In Oregon, health officials have confirmed the state’s first case of bubonic plague since 2015. The individual was likely infected by a symptomatic pet cat, according to Deschutes County officials. All close contacts of the resident and their pet have been contacted and provided medication to prevent illness, said county health officer Dr. Richard Fawcett.
Despite the case being caught early, it still poses little risk to the community as no additional cases have been reported so far. Plague is caused by a bacteria found in small mammals and their fleas, according to the World Health Organization. Bubonic plague is the most common form of the disease and can be spread through the bite of an infected flea or contact with an infected animal.
In Central Oregon, squirrels and chipmunks most often carry the disease, but mice and other rodents can also carry plague, health officials said. Symptoms typically appear two to eight days after a person is exposed to an infected animal or flea. They include fever, headache, chills, weakness and one or more swollen, painful lymph nodes called buboes, according to the Centers for Disease Control and Prevention (CDC).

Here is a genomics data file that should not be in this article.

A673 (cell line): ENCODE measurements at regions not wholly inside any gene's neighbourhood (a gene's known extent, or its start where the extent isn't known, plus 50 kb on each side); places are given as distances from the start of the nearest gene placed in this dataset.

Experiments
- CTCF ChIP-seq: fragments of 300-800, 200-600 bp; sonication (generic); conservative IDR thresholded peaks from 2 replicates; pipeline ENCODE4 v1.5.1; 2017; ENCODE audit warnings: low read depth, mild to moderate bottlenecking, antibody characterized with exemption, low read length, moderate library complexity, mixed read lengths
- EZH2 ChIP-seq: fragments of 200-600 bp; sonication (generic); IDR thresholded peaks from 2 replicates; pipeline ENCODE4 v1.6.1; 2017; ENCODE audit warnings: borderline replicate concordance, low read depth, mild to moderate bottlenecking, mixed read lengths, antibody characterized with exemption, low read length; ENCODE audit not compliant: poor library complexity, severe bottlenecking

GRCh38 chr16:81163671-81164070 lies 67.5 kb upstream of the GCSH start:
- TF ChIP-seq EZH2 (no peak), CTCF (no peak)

Deschutes County health officials warned that bubonic plague can develop into septicemic plague, a bloodstream infection or pneumonic plague if it’s not diagnosed early. Both forms are more severe and difficult to treat than the bubonic form. To prevent the spread of this disease, officials urged people to avoid contact with rodents – including those that are sick or dead – while outdoors in areas where they may be present. They suggested keeping pets on leashes while outside and using flea control products to reduce the possibility that they get fleas too.
Pet cats are particularly susceptible to plague and should be discouraged from hunting rodents if possible,” advised health officials in Deschutes County . It’s worth noting that Plague was first introduced to North America by rat-infested steamships arriving from Asia in 1900 according CDC records